Chalwell Galleries Track, Mt Buffalo NP Victoria

The short Chalwell Galleries Track winds around and between massive boulders high up in Mt Buffalo National Park.

This was our third short walk on the Mt Buffalo plateau, this one a short side trip off the main road, and a bit different than the other two (The Horn and The Hump). It wound around and between massive boulders, and required just a bit of scrambling. More info on the Parks Victoria website. Continue reading “Chalwell Galleries Track, Mt Buffalo NP Victoria”

The Hump and Cathedral Track, Mt Buffalo National Park, Victoria

Another good short walk high up on the Mt Buffalo Plateau, The Hump (1695m) provides great views over to the Horn, and you pass a large triangular shaped hunk of rock called the Cathedral.

The second of three short walks we did after the Big Walk, climbing the Hump from a small car park on the road up the mountain offers excellent views of the the slightly higher Horn (1723m), a nicely shaped lump of rock called the Cathedral, and the surrounding alpine plateau. More info on the Parks Victoria website. (We also did two other short walks nearby – The Horn and Chalwell Galleries tracks). Continue reading “The Hump and Cathedral Track, Mt Buffalo National Park, Victoria”

The Horn, Mt Buffalo NP Victoria

The Horn is an easy walk (with a bit of climbing) to the highest point of Mt Buffalo (at 1723m) for great views in all directions.

A short walk to the highest point of Mt Buffalo, The Horn (1723m) provides excellent views of the plateau to the west, and various mountains  in other directions. It’s situated at the end of the road up the mountain and so is easy to find. More information on the Parks Victoria website. (We also did two other nearby short walks: The Hump-Cathedral and Chalwell Galleries Tracks). Continue reading “The Horn, Mt Buffalo NP Victoria”

The Big Walk, Mt Buffalo NP Victoria

Mt Buffalo National Park in Victoria is a really excellent place, and the biggest walk in the park is called, appropriately, The Big Walk. You ascend about 1000m to spectacular views of the Gorge (a gorge), and of the distant Victorian Alps.

When we climbed Victoria’s second highest mountain, Mt Feathertop, I saw a big hunk of a mountain in the distance and thought “we should really go there this holiday”. Well, we did, and it was grouse (as the Victorians say). The mountain is called Mt Buffalo, after its shape, and the pictures below are of the longest walk in the park, the so called Big Walk, but we also did three short walks higher up on the plateau after we finished – The Horn (which looks like a horn), The Hump, (which looks like a hump), and the Chalwell Galleries. All offered excellent views (especially the first two). This walk starts at the bottom of the mountain and rises about 1000m to 1350m of elevation. At the end of the walk are spectacular views of the Gorge (which is a gorge), particularly the very sheer and massive North Wall (which is the wall on the north side of the Gorge). Clearly very little mental effort was expended when naming the parts of this national park. Continue reading “The Big Walk, Mt Buffalo NP Victoria”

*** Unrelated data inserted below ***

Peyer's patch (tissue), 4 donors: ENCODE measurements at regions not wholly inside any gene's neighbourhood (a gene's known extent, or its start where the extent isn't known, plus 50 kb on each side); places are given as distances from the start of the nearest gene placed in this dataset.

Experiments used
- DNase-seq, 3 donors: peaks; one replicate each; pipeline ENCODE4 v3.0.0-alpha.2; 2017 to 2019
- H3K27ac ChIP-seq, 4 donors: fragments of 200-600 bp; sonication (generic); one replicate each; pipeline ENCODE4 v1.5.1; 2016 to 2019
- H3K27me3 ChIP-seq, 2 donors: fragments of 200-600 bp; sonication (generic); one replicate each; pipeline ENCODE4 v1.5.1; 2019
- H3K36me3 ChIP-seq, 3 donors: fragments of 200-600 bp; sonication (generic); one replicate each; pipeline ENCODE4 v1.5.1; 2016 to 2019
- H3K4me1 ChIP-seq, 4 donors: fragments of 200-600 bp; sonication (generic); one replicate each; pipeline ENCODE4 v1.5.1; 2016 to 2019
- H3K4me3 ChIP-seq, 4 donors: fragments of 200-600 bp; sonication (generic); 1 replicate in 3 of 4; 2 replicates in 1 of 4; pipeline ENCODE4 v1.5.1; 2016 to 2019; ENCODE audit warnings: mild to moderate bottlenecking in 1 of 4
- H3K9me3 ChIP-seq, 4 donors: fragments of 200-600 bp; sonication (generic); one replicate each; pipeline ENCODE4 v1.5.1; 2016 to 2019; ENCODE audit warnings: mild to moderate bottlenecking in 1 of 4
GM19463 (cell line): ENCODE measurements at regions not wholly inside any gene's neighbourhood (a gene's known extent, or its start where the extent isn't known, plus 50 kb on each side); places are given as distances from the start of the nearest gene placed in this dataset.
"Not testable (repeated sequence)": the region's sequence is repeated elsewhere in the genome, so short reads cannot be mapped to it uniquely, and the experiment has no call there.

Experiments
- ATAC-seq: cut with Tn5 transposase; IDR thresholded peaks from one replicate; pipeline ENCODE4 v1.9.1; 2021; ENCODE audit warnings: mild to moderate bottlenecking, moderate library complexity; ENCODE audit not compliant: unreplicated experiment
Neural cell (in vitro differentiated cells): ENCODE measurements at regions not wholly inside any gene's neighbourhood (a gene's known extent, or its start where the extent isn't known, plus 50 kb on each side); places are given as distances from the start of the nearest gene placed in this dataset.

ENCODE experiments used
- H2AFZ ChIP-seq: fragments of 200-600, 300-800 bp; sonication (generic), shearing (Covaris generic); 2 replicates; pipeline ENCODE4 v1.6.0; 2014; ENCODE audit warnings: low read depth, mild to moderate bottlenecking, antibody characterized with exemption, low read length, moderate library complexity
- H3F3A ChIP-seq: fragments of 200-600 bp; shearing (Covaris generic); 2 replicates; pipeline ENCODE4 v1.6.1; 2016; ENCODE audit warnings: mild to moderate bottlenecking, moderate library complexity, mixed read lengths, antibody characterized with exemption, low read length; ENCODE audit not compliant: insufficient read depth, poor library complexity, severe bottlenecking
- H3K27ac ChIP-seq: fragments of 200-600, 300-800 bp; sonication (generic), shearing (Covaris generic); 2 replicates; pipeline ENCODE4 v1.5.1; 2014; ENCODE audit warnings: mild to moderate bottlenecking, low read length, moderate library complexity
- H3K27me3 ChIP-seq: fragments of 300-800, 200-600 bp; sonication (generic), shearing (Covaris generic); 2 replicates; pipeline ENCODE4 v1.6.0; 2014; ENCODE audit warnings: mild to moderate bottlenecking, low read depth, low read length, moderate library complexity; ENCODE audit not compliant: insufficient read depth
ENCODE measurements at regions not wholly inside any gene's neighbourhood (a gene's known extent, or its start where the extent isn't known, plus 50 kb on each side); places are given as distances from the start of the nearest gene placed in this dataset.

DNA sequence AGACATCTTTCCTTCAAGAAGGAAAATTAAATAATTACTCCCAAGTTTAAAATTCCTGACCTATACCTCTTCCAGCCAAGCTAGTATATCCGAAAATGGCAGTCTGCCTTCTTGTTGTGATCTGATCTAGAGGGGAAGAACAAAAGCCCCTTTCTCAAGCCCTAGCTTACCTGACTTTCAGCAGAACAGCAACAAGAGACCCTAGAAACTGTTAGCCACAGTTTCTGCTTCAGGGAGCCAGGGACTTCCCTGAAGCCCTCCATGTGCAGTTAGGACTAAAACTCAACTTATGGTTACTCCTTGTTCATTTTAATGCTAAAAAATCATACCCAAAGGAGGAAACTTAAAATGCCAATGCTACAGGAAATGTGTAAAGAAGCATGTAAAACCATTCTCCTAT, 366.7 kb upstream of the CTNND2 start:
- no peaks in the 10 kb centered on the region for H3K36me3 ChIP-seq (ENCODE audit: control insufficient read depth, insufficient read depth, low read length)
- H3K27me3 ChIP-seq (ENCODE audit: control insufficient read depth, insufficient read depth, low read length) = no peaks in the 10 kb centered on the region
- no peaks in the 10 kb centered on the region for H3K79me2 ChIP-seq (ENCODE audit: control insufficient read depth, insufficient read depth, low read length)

Mount Tabletop Track, Alpine NP Victoria

The moderate walk to Mount Tabletop passes through a variety of alpine vegetation, and there are good views from the summit plateau. Lots of wildflowers at the end of December when we went. A nice atmospheric walk.

The Mount Tabletop track is good way to experience Victorian High Country scenery for only moderate effort. There’s grassy plains, forests of snow gums, wildflowers in summer, views from the summit plateau, and even attractive flies. In fact quite a few flies in general (in summer). The walk is accessed on the Great Alpine Way past Mt Hotham village on the way to Dinner Plain. Continue reading “Mount Tabletop Track, Alpine NP Victoria”